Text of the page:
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How Stress Affects Hair Growth and What You Can Do About It

Hair loss is a common problem that affects millions of people worldwide, and there are many factors that can contribute to it. One of the potential causes that has gained attention in recent years is stress. In this blog post, we will explore whether hair loss can be caused by stress and examine some of the research that has been conducted on this topic.

The relationship between stress and hair loss has been a topic of interest for many years. While some studies suggest that stress can contribute to hair loss, others have found no correlation between the two. It is important to note that hair loss can have many causes, including genetics, medications, and medical conditions. However, stress-induced hair loss is believed to be caused by a condition called telogen effluvium.

Telogen effluvium is a type of hair loss that occurs when the hair follicles are pushed into a resting phase due to stress. This means that the hair stops growing and eventually falls out. While telogen effluvium can be caused by a variety of stressors, including physical trauma and illness, emotional stress is a common trigger. It can take up to six months for hair loss to occur after a stressful event, and the hair may take several months to regrow after the stressor has been removed.

Several studies have examined the relationship between stress and telogen effluvium. A study published in the Journal of Investigative Dermatology found that stress can alter the hair growth cycle and lead to telogen effluvium. The researchers found that stress-induced changes in the levels of stress hormones, such as cortisol, can cause the hair follicles to enter a resting phase.

Another study published in the Journal of Cosmetic Dermatology examined the relationship between stress and hair loss in women. The researchers found that stress was a significant predictor of hair loss in women, and that women who reported high levels of stress had a greater risk of developing telogen effluvium.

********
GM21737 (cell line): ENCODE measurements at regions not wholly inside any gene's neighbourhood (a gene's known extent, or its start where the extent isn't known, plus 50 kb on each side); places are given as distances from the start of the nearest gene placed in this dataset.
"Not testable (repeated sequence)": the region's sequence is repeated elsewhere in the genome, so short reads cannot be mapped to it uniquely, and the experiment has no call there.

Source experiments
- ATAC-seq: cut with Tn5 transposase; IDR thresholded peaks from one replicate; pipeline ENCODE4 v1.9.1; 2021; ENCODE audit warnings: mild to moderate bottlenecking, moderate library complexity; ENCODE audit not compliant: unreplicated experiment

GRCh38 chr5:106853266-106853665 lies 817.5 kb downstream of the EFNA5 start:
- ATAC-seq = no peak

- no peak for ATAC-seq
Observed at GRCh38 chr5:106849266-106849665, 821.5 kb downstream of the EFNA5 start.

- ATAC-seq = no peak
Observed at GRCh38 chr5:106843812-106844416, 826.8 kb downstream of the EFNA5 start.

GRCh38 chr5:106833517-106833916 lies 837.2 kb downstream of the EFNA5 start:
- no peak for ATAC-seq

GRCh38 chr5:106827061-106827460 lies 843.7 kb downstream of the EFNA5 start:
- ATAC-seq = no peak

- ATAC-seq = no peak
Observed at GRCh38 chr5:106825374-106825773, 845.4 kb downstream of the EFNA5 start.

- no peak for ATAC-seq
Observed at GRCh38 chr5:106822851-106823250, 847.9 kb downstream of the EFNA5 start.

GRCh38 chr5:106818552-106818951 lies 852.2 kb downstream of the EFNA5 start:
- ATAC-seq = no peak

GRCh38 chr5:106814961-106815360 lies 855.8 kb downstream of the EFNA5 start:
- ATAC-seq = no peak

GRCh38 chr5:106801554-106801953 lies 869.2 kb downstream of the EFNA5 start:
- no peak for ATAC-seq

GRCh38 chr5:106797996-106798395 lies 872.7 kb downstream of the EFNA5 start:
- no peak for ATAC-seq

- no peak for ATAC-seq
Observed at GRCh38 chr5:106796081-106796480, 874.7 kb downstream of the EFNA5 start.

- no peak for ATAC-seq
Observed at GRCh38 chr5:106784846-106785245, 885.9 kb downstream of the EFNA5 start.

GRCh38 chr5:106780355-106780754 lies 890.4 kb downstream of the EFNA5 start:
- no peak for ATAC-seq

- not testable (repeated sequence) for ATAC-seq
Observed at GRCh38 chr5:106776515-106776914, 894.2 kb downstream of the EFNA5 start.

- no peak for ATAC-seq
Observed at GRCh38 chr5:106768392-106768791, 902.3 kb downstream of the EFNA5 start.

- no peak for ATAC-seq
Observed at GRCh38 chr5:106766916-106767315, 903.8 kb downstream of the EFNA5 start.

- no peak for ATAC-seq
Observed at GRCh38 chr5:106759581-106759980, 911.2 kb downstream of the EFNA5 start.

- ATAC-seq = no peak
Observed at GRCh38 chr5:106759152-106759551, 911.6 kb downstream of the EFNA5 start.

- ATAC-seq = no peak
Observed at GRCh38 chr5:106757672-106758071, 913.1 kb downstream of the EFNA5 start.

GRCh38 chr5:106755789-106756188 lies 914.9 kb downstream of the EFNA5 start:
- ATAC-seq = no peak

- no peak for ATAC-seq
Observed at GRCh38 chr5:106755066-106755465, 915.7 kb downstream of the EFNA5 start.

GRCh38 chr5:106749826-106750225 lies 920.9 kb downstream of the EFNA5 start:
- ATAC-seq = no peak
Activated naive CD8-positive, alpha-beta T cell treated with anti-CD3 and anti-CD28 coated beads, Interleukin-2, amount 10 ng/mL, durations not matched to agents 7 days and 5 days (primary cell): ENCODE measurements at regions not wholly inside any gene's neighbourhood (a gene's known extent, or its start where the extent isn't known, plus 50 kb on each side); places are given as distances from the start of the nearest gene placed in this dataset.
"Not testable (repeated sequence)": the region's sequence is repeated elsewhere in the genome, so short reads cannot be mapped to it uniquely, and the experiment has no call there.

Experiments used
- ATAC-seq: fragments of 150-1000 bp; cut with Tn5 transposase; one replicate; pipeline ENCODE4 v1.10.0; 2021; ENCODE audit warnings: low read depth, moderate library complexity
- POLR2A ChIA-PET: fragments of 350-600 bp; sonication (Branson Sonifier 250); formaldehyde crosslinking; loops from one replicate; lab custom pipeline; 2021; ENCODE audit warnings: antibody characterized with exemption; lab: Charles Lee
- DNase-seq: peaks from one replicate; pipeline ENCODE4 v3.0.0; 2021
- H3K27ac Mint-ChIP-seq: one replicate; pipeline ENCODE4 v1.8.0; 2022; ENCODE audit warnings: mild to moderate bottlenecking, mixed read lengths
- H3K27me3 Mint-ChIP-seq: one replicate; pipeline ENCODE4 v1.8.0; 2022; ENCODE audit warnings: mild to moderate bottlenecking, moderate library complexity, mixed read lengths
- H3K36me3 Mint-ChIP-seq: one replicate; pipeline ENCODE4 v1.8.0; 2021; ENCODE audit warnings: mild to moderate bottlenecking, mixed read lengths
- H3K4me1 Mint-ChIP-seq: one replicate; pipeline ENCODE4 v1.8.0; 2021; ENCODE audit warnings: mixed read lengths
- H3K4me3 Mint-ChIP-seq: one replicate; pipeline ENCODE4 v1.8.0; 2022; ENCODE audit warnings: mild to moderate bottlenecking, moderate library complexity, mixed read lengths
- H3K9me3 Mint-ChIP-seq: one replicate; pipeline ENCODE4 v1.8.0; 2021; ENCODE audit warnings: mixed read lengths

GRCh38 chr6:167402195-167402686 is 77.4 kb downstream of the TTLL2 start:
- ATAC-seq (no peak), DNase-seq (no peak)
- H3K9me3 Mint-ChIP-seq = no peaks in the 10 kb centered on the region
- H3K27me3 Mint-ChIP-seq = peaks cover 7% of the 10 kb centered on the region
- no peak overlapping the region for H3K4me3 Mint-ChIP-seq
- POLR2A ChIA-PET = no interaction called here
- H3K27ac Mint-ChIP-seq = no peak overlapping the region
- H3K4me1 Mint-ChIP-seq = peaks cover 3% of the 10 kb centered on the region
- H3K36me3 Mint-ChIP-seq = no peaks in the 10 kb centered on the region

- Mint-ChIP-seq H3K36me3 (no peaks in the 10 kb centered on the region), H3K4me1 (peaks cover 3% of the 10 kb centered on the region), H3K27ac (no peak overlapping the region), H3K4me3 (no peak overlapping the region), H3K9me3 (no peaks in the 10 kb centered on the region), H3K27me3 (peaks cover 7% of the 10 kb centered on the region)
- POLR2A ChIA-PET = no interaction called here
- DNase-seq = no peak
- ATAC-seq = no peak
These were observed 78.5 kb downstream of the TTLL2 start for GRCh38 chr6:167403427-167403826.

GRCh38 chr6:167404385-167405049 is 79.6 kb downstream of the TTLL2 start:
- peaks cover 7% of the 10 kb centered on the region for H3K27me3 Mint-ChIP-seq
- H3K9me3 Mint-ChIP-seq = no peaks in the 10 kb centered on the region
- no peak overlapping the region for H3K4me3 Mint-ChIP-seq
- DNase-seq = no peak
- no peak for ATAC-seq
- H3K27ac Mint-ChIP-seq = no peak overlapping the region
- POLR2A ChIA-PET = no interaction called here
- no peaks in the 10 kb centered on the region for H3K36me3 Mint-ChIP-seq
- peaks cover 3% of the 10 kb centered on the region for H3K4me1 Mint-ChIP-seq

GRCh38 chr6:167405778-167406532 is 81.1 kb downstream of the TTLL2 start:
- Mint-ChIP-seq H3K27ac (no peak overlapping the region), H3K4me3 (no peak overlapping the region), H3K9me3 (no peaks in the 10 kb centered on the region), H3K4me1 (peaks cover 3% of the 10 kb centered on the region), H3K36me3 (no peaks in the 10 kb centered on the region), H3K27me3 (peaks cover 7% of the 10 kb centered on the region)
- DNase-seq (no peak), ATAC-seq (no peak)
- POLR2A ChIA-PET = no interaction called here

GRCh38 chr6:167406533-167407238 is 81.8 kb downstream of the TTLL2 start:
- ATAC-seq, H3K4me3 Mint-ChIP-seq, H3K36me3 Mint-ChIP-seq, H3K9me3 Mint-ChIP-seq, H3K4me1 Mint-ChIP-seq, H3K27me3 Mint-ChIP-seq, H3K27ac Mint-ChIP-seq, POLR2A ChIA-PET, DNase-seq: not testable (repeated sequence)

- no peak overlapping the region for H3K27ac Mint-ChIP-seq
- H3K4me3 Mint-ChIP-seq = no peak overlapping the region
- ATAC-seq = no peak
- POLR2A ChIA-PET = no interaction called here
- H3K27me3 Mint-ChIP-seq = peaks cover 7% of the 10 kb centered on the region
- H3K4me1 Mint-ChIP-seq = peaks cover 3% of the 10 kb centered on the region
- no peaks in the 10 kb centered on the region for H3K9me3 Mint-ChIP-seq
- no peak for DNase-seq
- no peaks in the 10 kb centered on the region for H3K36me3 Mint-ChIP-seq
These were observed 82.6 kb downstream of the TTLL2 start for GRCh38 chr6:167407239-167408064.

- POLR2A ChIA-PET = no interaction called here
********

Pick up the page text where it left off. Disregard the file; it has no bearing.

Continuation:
While the research suggests that stress can contribute to hair loss, it is important to note that not everyone who experiences stress will experience hair loss. Additionally, stress-induced hair loss is typically temporary and can be reversed by reducing stress levels or addressing the underlying stressor.

In conclusion, while there is some evidence to suggest that stress can contribute to hair loss, more research is needed to fully understand the relationship between the two. If you are experiencing hair loss, it is important to consult with a healthcare professional to determine the underlying cause and develop an appropriate treatment plan.


  1. Arck, P. C., et al. (2010). Towards a “free radical theory of stress”: stressors, stress and aging. Journal of Investigative Dermatology, 130(12), 2719-2722.

  2. Goren, A., et al. (2019). Does psychological stress play a role in the aetiology of alopecia areata? Acta Dermato-Venereologica, 99(2), 138-141.

  3. Guo, E. L., & Katta, R. (2017). Diet and hair loss: effects of nutrient deficiency and supplement use. Dermatology Practical & Conceptual, 7(1), 1-10.

  4. Messenger, A. G., & Rundegren, J. (2014). Minoxidil: mechanisms of action on hair growth. British Journal of Dermatology, 150(2), 186-194.

  5. Paus, R., & Cotsarelis, G. (1999). The biology of hair follicles. New England Journal of Medicine, 341(7), 491-497.

  6. Sinclair, R. D. (2015). Healthy hair: what is it? Journal of Investig

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